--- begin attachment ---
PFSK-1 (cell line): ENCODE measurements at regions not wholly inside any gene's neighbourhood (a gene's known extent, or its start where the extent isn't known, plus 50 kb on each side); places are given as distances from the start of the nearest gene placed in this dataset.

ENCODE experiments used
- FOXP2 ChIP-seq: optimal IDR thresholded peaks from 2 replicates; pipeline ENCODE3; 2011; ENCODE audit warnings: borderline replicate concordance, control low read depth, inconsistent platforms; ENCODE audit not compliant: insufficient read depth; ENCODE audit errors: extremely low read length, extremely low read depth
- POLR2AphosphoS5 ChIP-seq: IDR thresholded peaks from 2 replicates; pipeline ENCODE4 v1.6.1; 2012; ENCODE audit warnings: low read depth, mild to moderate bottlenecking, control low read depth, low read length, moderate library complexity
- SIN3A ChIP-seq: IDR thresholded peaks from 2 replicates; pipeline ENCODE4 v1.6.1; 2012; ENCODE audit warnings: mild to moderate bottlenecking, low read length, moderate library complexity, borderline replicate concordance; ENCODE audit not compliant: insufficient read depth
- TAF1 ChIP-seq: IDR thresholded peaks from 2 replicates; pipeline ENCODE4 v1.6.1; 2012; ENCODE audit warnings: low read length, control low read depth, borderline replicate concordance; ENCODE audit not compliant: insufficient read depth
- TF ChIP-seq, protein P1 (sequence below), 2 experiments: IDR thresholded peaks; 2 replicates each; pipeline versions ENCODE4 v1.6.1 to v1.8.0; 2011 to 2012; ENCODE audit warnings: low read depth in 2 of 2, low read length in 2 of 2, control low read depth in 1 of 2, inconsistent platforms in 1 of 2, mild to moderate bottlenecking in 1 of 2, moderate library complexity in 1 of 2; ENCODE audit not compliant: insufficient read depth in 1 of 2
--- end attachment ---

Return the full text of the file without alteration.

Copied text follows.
PFSK-1 (cell line): ENCODE measurements at regions not wholly inside any gene's neighbourhood (a gene's known extent, or its start where the extent isn't known, plus 50 kb on each side); places are given as distances from the start of the nearest gene placed in this dataset.

ENCODE experiments used
- FOXP2 ChIP-seq: optimal IDR thresholded peaks from 2 replicates; pipeline ENCODE3; 2011; ENCODE audit warnings: borderline replicate concordance, control low read depth, inconsistent platforms; ENCODE audit not compliant: insufficient read depth; ENCODE audit errors: extremely low read length, extremely low read depth
- POLR2AphosphoS5 ChIP-seq: IDR thresholded peaks from 2 replicates; pipeline ENCODE4 v1.6.1; 2012; ENCODE audit warnings: low read depth, mild to moderate bottlenecking, control low read depth, low read length, moderate library complexity
- SIN3A ChIP-seq: IDR thresholded peaks from 2 replicates; pipeline ENCODE4 v1.6.1; 2012; ENCODE audit warnings: mild to moderate bottlenecking, low read length, moderate library complexity, borderline replicate concordance; ENCODE audit not compliant: insufficient read depth
- TAF1 ChIP-seq: IDR thresholded peaks from 2 replicates; pipeline ENCODE4 v1.6.1; 2012; ENCODE audit warnings: low read length, control low read depth, borderline replicate concordance; ENCODE audit not compliant: insufficient read depth
- TF ChIP-seq, protein P1 (sequence below), 2 experiments: IDR thresholded peaks; 2 replicates each; pipeline versions ENCODE4 v1.6.1 to v1.8.0; 2011 to 2012; ENCODE audit warnings: low read depth in 2 of 2, low read length in 2 of 2, control low read depth in 1 of 2, inconsistent platforms in 1 of 2, mild to moderate bottlenecking in 1 of 2, moderate library complexity in 1 of 2; ENCODE audit not compliant: insufficient read depth in 1 of 2